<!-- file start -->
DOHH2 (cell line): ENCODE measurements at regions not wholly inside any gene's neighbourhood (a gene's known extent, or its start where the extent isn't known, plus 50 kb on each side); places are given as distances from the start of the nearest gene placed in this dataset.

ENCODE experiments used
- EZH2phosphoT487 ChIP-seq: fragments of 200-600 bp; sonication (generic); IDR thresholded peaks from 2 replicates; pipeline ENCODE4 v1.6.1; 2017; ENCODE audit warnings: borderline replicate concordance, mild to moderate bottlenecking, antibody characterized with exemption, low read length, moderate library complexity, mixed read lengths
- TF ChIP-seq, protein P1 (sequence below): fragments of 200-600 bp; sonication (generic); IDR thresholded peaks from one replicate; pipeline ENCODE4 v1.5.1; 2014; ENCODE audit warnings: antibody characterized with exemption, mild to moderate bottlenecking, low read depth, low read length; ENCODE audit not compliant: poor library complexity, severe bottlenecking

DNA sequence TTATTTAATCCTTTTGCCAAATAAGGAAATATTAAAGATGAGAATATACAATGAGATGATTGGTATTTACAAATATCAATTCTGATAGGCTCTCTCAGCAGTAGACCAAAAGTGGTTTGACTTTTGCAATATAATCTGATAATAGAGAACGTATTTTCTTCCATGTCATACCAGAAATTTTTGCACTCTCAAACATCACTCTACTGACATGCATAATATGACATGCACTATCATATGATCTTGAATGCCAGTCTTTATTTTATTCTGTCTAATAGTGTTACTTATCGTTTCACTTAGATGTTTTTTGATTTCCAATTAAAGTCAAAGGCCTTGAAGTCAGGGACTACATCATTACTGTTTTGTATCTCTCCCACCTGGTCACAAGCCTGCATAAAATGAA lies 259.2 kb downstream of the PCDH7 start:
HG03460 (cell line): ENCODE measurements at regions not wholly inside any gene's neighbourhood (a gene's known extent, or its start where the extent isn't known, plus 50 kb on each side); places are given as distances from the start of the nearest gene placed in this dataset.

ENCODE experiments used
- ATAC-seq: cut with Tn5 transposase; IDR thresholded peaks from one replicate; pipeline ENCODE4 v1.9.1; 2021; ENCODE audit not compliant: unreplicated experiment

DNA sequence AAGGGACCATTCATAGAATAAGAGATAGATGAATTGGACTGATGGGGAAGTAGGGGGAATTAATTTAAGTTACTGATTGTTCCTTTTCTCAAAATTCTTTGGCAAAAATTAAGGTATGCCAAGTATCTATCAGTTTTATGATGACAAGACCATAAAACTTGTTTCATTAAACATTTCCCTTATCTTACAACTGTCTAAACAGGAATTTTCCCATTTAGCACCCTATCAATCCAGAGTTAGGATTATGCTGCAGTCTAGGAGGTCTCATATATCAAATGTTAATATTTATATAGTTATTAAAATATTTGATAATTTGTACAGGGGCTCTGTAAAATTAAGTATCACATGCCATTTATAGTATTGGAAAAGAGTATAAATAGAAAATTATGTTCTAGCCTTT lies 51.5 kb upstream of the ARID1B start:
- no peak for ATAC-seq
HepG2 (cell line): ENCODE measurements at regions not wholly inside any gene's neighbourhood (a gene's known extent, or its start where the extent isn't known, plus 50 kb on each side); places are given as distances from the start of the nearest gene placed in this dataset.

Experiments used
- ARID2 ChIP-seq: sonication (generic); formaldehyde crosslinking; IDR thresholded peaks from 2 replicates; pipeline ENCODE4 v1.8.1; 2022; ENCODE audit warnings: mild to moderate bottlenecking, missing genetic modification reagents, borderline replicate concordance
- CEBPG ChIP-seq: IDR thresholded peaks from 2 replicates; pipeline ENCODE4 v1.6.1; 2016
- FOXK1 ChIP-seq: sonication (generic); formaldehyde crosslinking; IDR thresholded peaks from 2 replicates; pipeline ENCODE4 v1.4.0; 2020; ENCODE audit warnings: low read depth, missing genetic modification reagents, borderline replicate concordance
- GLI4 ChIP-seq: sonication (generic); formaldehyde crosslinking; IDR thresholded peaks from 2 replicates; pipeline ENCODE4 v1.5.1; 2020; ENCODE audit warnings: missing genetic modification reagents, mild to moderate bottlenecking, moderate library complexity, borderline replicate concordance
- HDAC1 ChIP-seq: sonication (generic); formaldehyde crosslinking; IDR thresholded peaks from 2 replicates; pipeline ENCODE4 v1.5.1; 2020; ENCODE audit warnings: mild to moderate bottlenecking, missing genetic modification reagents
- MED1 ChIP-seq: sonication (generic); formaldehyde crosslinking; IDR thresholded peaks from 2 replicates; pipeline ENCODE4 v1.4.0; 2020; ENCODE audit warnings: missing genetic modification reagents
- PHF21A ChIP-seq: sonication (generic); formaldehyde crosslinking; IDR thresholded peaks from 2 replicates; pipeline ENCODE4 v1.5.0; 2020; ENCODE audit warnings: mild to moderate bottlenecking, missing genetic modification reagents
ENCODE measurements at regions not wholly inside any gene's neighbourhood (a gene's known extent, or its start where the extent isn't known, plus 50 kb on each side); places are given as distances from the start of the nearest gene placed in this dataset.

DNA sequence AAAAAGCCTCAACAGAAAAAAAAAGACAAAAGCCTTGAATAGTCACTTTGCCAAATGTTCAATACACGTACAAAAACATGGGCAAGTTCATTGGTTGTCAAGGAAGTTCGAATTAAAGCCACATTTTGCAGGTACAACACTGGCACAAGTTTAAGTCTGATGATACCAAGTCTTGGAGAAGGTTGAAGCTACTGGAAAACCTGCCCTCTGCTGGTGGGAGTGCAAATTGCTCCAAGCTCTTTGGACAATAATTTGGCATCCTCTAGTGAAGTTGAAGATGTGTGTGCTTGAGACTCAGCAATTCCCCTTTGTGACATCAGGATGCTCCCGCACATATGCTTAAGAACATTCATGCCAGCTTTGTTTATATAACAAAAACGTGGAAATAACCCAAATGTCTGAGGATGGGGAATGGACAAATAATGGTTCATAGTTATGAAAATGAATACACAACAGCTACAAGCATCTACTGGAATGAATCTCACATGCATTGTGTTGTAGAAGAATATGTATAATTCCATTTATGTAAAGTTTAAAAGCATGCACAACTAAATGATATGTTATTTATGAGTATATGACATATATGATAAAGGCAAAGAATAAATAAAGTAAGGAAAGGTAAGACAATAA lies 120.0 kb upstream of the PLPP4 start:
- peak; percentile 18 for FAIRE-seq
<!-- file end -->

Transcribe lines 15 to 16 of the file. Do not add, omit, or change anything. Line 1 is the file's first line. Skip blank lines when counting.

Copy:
- FOXK1 ChIP-seq: sonication (generic); formaldehyde crosslinking; IDR thresholded peaks from 2 replicates; pipeline ENCODE4 v1.4.0; 2020; ENCODE audit warnings: low read depth, missing genetic modification reagents, borderline replicate concordance
- GLI4 ChIP-seq: sonication (generic); formaldehyde crosslinking; IDR thresholded peaks from 2 replicates; pipeline ENCODE4 v1.5.1; 2020; ENCODE audit warnings: missing genetic modification reagents, mild to moderate bottlenecking, moderate library complexity, borderline replicate concordance